As budding female politicians in Saudia Arabia sign up to run in elections following historic rulings that allow women to be more involved in local government, we take a comparative look at women’s political empowerment around the world.
A recent index of gender equality by the World Economic Forum explores the disparity between opportunities available to men and women in the fields of health, education, economy and politics. The Forum’s 2014 Gender Gap Report ranked 142 countries according to their gender equality.
Scandinavian and northern European countries dominated the index’s upper echelons, perhaps as expected. But among the index’s highest-ranking countries, African economies had a significantly strong representation of women in parliament.
The statistics on women in parliament comes from the Inter-Parliamentary Union, which has just updated its database to reveal that there are now two countries in the world with more women than men in parliament — Rwanda and Bolivia.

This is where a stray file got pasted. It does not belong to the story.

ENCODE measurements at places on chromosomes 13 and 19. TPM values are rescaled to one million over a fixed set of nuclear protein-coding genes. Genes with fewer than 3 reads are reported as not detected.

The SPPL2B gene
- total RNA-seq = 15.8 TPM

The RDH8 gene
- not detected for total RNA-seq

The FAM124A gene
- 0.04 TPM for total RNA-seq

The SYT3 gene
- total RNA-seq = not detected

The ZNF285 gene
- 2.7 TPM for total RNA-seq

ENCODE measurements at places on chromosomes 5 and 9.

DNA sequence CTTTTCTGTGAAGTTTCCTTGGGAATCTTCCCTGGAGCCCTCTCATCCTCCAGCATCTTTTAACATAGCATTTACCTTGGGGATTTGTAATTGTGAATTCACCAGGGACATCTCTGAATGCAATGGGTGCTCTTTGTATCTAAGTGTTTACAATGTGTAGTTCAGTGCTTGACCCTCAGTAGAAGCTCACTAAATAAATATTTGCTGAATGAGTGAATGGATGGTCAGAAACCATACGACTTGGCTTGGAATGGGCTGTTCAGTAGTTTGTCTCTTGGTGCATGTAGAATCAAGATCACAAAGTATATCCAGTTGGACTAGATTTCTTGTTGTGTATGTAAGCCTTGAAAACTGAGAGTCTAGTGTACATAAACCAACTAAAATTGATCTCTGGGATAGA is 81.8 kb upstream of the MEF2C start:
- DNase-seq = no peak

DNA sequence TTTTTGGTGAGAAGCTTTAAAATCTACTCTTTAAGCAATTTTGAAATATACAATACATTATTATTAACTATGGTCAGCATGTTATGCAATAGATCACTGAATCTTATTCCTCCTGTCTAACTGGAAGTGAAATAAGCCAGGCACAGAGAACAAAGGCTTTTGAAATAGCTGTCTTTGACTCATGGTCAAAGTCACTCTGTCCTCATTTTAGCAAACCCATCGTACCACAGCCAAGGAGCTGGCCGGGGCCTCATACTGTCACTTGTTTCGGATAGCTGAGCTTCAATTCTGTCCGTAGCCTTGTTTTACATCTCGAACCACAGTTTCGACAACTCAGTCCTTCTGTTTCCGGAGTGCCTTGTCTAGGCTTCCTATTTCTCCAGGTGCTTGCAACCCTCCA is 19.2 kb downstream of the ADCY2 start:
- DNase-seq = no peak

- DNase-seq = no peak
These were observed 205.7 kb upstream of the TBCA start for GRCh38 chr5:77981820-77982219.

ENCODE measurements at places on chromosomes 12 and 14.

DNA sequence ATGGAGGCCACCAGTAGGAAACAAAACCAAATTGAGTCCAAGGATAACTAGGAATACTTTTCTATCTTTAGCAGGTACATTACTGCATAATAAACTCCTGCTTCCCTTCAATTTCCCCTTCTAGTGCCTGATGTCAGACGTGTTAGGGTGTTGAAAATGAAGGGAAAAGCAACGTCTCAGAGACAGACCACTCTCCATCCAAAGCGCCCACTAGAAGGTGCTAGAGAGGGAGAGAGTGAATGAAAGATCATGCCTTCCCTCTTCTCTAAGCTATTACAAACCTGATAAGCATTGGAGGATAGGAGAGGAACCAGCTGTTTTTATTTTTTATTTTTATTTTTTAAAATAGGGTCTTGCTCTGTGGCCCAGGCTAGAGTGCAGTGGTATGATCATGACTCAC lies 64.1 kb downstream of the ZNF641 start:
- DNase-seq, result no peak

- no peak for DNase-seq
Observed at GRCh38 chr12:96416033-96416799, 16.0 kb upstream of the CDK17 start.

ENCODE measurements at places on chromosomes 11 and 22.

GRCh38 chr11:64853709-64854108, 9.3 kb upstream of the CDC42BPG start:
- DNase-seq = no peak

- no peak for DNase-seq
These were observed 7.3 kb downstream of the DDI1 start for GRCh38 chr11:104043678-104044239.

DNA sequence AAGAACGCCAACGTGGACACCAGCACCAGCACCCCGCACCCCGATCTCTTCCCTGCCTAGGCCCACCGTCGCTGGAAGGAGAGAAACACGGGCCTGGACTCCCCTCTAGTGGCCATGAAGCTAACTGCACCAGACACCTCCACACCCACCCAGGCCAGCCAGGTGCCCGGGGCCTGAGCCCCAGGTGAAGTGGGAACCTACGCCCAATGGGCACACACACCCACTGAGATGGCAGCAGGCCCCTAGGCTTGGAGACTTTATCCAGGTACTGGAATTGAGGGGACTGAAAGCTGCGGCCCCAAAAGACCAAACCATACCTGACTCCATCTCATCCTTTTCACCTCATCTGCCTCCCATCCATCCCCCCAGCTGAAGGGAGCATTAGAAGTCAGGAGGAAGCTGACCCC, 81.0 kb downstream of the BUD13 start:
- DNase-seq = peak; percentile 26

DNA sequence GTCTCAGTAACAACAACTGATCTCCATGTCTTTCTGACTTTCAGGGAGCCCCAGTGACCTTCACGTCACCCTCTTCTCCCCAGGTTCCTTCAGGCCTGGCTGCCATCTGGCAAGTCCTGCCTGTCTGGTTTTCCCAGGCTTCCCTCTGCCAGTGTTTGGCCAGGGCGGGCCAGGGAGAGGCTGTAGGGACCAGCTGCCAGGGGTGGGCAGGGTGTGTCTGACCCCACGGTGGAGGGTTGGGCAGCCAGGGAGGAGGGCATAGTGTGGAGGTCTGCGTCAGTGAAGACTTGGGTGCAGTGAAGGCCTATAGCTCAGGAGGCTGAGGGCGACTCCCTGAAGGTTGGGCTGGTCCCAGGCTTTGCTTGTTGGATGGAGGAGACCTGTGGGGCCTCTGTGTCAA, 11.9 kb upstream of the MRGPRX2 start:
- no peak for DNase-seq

|Country||Women in parliament (%)|
Source: Inter-Parliamentary Union
Legislation is a key driver of female representation. Heading up the African contingent is Rwanda, by far the best performer with 64 women (to 36 men) in parliament, helped by a law stipulating that 30% of all parliamentary seats be held by women. The next African state to figure is South Africa, where the African National Congress upped its quota of women in government from 30% to 50% in 2009.
In second position comes Bolivia where 2010 legislation requires equal numbers of male and female candidates in elections.
Nordic countries also feature strongly with Sweden, Finland and Iceland (top performer in the 2014 Global Gender Report) all making it into the top 10.
The World Economic Forum’s 2015 Global Gender Gap Report will be published in November.
Author: Anna Bruce-Lockhart is an editor at the World Economic Forum
Image: Secretary for the Civil Service Denise Yue stands beside other officials during a news conference in Hong Kong June 23, 2007. REUTERS/Paul Yeung